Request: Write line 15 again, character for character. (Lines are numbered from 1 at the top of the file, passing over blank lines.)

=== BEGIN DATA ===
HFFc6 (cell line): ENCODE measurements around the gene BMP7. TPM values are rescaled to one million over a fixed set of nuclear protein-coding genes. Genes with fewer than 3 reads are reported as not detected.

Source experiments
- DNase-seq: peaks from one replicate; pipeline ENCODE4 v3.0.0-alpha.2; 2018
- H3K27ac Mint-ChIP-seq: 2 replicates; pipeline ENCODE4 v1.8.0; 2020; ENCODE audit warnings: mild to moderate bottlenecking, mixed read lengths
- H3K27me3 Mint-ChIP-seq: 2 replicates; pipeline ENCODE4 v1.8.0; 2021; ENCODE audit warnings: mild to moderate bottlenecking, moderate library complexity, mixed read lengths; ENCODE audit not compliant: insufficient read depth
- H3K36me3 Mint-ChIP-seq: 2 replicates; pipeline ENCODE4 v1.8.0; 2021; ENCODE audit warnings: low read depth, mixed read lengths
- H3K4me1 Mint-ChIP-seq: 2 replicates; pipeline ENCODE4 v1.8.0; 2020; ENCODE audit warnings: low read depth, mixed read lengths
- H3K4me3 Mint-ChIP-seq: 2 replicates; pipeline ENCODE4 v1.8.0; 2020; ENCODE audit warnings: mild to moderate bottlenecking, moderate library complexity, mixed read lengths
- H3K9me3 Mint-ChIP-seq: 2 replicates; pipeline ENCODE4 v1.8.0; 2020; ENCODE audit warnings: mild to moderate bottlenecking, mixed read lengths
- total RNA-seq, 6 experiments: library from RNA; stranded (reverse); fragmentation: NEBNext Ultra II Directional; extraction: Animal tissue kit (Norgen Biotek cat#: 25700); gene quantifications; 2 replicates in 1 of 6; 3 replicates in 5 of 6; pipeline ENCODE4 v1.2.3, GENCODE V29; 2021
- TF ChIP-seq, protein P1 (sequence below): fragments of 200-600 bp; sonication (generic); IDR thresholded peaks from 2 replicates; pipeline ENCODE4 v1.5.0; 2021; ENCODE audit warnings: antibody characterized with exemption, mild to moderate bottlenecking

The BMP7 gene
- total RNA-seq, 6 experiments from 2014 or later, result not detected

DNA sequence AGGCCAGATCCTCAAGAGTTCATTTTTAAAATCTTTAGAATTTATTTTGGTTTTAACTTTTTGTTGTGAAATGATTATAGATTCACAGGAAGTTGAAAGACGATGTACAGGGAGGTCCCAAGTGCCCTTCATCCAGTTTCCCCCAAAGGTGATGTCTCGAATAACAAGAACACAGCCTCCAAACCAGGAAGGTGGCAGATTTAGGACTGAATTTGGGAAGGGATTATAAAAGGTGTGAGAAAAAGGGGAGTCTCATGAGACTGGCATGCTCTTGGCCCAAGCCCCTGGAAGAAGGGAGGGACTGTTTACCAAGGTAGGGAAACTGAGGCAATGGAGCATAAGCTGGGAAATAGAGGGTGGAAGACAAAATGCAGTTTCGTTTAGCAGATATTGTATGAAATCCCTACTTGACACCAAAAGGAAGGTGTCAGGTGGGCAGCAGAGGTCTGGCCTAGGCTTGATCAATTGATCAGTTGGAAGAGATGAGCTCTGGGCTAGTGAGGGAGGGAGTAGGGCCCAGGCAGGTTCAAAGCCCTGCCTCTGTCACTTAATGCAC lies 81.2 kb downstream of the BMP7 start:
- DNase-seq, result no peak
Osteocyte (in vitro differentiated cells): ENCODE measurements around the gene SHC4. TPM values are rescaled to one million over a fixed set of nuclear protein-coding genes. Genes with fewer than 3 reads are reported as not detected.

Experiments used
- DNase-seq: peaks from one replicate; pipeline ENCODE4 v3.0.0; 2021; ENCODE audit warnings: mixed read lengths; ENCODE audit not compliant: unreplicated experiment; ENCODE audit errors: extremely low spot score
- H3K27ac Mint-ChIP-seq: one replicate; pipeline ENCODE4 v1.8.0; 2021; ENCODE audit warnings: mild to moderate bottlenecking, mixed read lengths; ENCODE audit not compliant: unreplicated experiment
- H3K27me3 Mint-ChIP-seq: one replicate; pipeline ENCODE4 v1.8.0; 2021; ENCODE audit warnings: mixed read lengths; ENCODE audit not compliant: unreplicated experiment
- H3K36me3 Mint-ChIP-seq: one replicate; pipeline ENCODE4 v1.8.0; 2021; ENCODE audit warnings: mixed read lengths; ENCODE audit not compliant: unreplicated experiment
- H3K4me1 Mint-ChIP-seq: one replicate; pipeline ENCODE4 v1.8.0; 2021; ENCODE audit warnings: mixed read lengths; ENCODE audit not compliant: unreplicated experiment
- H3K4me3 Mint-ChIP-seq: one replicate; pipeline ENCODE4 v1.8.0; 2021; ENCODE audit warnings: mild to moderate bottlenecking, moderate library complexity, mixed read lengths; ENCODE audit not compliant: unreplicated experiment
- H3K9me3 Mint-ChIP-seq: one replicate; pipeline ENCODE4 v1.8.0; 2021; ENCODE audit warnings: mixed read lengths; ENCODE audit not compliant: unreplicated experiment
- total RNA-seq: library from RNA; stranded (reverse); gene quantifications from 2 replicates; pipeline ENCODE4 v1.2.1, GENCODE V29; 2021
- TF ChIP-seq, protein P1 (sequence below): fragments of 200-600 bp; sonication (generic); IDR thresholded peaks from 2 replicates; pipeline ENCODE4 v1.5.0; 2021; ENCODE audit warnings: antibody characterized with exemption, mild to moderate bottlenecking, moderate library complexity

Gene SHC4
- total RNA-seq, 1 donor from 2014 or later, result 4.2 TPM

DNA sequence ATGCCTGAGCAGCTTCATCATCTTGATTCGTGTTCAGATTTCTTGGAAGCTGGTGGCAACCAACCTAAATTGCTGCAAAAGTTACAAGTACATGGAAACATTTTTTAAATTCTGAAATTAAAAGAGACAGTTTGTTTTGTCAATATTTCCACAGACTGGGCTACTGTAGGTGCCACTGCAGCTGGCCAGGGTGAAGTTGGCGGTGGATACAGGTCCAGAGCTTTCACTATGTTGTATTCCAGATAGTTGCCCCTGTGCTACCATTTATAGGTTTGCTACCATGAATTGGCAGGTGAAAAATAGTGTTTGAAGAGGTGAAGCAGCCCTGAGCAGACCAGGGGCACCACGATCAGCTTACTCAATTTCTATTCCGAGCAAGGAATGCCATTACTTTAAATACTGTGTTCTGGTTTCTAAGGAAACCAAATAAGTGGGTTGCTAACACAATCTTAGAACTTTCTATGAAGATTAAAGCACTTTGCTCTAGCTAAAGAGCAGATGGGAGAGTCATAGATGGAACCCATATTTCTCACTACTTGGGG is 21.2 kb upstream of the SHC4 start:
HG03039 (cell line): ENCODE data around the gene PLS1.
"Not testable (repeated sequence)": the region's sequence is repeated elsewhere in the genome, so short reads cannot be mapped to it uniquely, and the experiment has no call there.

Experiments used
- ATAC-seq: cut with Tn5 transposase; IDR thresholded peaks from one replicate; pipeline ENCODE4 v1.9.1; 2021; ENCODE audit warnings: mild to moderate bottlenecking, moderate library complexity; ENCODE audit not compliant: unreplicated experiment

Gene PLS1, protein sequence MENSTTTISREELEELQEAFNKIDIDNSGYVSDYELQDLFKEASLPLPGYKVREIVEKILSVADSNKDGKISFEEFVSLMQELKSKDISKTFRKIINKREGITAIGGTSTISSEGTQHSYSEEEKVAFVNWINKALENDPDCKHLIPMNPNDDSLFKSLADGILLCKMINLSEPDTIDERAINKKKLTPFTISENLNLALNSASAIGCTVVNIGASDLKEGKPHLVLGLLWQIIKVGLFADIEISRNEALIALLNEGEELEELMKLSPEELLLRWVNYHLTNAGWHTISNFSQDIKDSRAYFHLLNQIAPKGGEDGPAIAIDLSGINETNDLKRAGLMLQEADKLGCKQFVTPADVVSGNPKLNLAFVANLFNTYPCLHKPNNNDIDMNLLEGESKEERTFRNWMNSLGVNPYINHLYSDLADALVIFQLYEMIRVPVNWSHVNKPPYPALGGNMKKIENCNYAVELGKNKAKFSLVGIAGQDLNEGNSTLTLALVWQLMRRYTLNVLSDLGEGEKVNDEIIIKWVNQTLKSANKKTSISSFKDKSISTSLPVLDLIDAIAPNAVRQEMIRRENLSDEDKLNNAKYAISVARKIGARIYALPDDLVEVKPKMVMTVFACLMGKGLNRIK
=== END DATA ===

- DNase-seq, result no peak